A Brief History of Everything

As I’m sure you know by now, we spent the weekend in Edinburgh, and may I say we had the most beautifully typical British weather we have had all summer – cold breezes and light showers. I was convinced the weather was trying to spite me with its incessant sun, but Scotland has proved to be no less than perfect.

On the Saturday morning we were given a walking tour around the Old Town of Edinburgh by a fantastic tour guide named Andrew, who managed to stay entertaining and engaging despite having flown in from Rome at 5 that morning. He showed us to the city hall, explaining that the apparent 6 stories in fact disguised several more built into the face of the bluff behind.

Upon our tour we stumbled across many statues and pieces of architecture harkening out to ancient Greece and Rome. By the city hall we saw a statue of Alexander and Bucephalus, on the old parliament perched sphinxes (sphinces?), and peppered around the city are various statues of the famous dressed as Roman generals and statesmen, including David Hume in a toga. Edinburgh, of course, has about as much claim to Roman iconography as my left foot, so this strange phenomenon had to be explained.

Hume
Hume with his Golden Toe

In the mid 18th century , you see, Edinburgh had been churning out intellectuals like they were going out of style. The financial state of the city was healthy, and itseemed as if it were the dawn of a new empire for Scotland (it didn’t pan out). In keeping with imperial tradition, monuments were commissioned to glorify the scions of Scotland in true Roman fashion.

Big Ass Church
Behold our Imperialist dogma!

The architecture in the city is beautiful, a faux classical design from the early 1800’s and in the New Town a delightfully easy to navigate grid layout for the streets. Sir Walter Scott was responsible for the popularity of certain stereotypes, suggestion that the Scots walked around every day in kilts, playing the bagpipes and drinking whisky. The stereotype was so powerful that Queen Victoria herself was visibly disappointed at the subversion of her expectations. To be honest though, I’m not sure why – during but an hour of wandering around I discovered men wearing kilts, playing bagpipes (whilst wearing a kilt!), and expressing extraordinary interest in the taste of whisky. I suppose the best lies have a kernel of truth to them.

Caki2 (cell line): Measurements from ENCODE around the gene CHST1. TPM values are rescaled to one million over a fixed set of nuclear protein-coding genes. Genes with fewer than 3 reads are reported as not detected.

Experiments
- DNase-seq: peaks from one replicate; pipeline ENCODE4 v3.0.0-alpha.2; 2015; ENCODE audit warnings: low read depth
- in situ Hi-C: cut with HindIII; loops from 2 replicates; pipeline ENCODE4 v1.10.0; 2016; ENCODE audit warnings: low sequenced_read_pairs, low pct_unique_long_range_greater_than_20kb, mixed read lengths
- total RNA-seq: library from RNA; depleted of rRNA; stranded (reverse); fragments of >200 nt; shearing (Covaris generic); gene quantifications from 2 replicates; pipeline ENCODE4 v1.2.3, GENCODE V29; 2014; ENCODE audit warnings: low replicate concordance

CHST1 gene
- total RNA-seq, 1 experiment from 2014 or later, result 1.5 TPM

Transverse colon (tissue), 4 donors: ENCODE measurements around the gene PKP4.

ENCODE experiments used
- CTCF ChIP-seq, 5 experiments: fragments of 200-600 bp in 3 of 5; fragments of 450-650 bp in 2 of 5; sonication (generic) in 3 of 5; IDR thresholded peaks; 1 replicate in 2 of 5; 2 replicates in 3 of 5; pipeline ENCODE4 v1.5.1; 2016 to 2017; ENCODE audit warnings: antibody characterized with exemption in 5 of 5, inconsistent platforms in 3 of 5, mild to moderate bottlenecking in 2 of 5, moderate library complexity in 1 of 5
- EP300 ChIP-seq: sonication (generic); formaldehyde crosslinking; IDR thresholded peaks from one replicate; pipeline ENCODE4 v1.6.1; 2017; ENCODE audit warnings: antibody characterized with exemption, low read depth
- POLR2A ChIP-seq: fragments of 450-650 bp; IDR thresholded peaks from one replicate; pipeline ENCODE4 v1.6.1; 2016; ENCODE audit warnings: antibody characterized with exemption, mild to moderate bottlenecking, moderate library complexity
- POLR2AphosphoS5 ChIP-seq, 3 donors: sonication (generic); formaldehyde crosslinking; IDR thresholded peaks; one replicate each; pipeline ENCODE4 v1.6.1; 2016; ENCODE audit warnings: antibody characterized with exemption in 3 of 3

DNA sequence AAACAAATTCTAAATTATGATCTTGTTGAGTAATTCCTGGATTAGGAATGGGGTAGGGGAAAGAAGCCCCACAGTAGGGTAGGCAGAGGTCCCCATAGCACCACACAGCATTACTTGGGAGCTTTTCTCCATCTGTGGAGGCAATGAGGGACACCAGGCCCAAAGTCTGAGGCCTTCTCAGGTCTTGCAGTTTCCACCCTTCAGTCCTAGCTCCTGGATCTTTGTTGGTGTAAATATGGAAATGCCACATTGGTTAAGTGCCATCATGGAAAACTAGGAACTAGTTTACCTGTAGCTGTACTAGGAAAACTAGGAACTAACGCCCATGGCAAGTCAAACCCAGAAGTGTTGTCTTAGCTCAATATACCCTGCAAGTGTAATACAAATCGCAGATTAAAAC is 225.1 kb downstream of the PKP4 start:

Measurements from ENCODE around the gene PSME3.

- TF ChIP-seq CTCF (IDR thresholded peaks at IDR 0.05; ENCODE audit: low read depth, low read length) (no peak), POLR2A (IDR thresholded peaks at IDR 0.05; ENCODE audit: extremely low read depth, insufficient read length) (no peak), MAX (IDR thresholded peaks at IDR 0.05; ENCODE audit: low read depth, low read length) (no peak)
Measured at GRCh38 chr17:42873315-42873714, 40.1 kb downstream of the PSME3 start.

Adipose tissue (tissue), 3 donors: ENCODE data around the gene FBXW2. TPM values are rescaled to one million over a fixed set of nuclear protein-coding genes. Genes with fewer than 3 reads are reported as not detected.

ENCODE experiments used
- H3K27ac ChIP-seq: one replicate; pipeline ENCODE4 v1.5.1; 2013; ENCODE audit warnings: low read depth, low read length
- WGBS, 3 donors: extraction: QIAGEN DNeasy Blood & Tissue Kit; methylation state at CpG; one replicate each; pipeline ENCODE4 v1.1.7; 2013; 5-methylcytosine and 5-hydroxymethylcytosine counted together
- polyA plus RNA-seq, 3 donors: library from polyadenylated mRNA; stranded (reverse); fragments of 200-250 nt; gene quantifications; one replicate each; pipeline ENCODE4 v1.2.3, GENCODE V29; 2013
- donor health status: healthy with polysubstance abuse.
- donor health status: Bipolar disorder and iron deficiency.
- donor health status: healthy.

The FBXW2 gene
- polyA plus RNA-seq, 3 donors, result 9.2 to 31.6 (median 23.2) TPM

It's true! - Ruby Bartlett, On Her Majesty's Secret Service
Reinforcing cultural stereotypes since 1846!

I’m sure there are many more things I could relate about the city, but for now I shall have to leave it at this – if you ever get the chance, make your way to Edinburgh. You won’t regret it.

3 thoughts on “A Brief History of Everything

    1. Thanks Randy. We were having a light discussion about it whilst walking, but couldn’t reach a conclusion.

  1. So Edinburgh is full of Roman and Greek (and presumably Egyptian) allusions because it was wealthy and pretentious? It has lost the wealth but not the pretention, to judge by the kilted young man in the picture. I suspect that is largely due to the high level of tourism, resulting in a skewed view of the kilt…

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